Hannah Kent found a short newspaper article one day when she was undertaking some other research. In the early 19th century, in Ireland, a woman was tried but ultimately pardoned for a drowning murder because she believed that she was dealing with a changeling – a child brought by the fairies and substituted for another child. This led to Kent’s book, The Good People. Kent spent 6 weeks in Ireland, going to the place where her story is set, walking through the muddy fields, learning some of the expressions used in the isolated communities of that time. From a brief newspaper article a vivid depiction has unfolded of a life governed not only by faith in God but, with poverty so grim that a doctor can’t be afforded, with spirits and superstition.

Ian McGuire studied the journals of surgeons on whaling ships to inform his book about mid 19th century whaling in the Arctic region, The North Water. The book is a thriller, but not a ‘whodunnit’—we know from the first chapter that Henry Drax committed murder. There is an abundance of smells, suggesting that Drax is like an animal, moving through a world of smells as animals do. He is also animal-like in that he lives in the present moment, with no sense of consequences. McGuire grew up in Hull, where the book is set – it has changed greatly since those whaling days, but his familiarity with the town helped him to recreate it in an early 19th century context.

Although it is set in the past, the interviewer did not dwell on this aspect of Zoë Morrison’s Music and Freedom. There was greater interest in her treatment of domestic violence, which indeed is a central theme of her book. Zoë said that her main character ‘just appeared on the page’ one day when she was doing a writing exercise. Presumably her vivid accounts of performing a Rachmaninov concerto come from personal experience, as Zoë is an accomplished pianist.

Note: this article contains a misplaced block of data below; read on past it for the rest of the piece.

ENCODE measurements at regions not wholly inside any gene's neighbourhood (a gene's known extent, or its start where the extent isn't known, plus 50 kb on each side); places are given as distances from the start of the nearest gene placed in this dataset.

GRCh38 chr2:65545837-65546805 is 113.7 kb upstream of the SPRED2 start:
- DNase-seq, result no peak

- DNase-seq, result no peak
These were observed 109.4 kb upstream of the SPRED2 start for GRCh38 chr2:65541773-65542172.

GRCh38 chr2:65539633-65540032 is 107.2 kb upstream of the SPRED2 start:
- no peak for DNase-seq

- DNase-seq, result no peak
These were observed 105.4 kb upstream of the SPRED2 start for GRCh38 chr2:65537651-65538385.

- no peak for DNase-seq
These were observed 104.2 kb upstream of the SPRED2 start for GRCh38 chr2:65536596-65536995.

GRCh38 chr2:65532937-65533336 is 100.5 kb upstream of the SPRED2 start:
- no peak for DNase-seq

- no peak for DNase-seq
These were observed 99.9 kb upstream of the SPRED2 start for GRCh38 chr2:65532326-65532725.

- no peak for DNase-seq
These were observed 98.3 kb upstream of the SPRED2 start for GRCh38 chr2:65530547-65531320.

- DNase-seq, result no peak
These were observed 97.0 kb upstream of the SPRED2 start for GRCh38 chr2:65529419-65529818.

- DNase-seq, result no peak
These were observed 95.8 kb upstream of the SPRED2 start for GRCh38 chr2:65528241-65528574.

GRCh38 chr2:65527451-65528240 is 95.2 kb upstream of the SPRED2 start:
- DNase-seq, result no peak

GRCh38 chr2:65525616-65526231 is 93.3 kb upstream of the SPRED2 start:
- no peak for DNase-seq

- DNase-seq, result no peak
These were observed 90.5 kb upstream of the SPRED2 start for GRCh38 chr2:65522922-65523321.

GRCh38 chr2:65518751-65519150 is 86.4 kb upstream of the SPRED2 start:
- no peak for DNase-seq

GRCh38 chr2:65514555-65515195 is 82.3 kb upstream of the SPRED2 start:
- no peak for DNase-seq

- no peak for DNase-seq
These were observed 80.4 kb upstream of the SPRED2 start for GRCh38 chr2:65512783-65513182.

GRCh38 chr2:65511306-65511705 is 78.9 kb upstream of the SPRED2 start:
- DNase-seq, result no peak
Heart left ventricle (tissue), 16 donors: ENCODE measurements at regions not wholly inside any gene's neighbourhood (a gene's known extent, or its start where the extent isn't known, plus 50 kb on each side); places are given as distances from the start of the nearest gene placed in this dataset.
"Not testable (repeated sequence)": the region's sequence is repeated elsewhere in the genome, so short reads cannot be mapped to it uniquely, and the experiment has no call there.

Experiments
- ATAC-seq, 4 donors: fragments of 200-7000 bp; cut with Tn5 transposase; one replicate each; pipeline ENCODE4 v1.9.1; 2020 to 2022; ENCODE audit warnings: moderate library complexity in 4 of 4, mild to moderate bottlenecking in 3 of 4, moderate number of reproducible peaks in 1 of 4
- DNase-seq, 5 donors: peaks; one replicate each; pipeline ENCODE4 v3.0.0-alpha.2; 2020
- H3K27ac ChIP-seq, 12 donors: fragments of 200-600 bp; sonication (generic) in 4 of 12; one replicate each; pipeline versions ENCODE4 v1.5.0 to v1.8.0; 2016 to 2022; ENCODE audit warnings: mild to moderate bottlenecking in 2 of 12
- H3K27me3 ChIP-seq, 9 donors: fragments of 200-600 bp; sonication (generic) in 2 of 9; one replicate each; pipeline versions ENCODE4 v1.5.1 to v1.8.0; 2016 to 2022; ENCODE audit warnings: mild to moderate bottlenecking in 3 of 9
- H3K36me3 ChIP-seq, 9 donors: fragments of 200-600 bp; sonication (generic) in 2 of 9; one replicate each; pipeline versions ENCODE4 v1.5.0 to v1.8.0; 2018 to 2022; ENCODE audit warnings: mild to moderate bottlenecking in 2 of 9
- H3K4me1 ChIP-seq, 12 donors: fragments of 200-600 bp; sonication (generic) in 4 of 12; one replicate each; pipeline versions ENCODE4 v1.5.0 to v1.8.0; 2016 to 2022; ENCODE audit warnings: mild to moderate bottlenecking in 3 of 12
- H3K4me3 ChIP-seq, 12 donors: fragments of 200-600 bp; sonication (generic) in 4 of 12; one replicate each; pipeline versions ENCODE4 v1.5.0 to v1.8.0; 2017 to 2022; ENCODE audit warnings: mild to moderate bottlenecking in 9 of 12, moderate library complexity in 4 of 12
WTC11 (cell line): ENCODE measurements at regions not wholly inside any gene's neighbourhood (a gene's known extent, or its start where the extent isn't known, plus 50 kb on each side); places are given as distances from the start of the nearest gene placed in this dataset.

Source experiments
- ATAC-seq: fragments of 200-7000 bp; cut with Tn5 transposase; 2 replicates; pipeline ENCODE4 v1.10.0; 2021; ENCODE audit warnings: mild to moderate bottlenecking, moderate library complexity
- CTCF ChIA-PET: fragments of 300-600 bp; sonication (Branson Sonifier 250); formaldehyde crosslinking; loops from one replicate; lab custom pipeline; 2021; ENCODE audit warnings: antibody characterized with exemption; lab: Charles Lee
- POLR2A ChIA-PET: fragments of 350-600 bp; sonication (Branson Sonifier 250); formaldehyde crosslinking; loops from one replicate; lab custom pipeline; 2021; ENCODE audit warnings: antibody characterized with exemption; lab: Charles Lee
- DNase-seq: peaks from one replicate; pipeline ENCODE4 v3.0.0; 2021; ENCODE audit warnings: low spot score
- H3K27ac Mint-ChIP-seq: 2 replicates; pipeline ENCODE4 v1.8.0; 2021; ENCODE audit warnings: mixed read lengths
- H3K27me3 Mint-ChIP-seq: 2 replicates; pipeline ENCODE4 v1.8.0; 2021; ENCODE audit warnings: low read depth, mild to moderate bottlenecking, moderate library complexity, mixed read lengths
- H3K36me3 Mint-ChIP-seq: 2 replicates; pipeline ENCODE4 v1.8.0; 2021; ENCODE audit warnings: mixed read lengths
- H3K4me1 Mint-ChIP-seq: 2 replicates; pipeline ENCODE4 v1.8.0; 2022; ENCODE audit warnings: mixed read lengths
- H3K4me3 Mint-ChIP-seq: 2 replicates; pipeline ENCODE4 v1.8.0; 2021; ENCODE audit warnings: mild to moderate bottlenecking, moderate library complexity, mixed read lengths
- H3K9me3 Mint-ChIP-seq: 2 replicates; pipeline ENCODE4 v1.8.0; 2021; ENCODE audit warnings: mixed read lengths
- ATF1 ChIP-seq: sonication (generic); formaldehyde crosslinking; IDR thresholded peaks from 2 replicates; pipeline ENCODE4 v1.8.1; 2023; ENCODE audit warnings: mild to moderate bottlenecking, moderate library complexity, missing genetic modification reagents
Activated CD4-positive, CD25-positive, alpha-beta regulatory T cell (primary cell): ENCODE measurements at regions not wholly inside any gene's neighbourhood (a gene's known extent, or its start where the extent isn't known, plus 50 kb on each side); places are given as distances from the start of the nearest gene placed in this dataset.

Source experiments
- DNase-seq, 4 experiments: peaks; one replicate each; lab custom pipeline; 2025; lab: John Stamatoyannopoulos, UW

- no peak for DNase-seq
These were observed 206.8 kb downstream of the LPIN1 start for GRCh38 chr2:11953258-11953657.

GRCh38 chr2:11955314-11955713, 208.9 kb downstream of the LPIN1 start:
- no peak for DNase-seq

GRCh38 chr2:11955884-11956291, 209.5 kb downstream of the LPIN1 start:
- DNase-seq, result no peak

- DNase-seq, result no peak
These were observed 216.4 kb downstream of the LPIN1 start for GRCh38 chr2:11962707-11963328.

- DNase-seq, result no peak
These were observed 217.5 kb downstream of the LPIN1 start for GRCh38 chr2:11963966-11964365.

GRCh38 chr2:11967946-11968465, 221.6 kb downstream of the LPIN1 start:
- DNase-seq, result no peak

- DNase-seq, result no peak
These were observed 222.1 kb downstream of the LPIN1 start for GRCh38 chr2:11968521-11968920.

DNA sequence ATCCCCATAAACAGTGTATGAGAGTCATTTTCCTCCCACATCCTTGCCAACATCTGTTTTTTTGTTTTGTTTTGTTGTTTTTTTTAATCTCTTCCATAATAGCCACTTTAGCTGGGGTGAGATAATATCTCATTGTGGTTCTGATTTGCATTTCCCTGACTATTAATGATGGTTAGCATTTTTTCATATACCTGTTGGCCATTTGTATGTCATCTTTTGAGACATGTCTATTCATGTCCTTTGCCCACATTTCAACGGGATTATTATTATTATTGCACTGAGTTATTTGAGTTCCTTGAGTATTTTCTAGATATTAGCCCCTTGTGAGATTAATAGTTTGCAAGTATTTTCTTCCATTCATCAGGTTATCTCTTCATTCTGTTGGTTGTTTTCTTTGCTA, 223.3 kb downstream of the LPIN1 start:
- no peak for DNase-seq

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Two other sessions that I particularly enjoyed were Caroline Baum’s discussion of her recently published memoir, Only, and Paula Byrne’s discussion of research into the life of Jane Austen. Caroline, an experienced journalist, mentioned how refreshing she finds it to write in the first person – something that is pretty much taboo for journalistic reporting. I was hooked when she read from her prologue, using the metaphor of a triangle as the situation of an only child – there are pointy ends, things don’t mesh together. Caroline mentioned that a life of privilege can in many ways be a handicap for a writer. Now she has had to tackle the fact that her mother doesn’t agree with all that she’s written, and grapple with the possible fallacy of memory – we think we remember something accurately – but is it accurate?

Paula Byrne has written several biographies of Jane Austen. From her talk I got further insight into Austen’s genius. Byrne said, ‘nothing Jane Austen does is an accident’. For example, the way characters play the piano has a purpose. The Real Jane Austen is organised around objects: each chapter begins by focusing on an object, such as a cashmere shawl. Byrne stressed that as a young woman Jane Austen was playful and naughty – not the demure young lady that the Victorians described, and Byrne emphasised Jane Austen’s independence and feminism – her female characters think for themselves, they don’t defer to men. Byrne is sure that Jane Austen could have married – in fact she turned down one poor man pretty much on the day of the wedding. She may have been anxious about childbirth, or she may have realised that as a married woman she would have less freedom to write.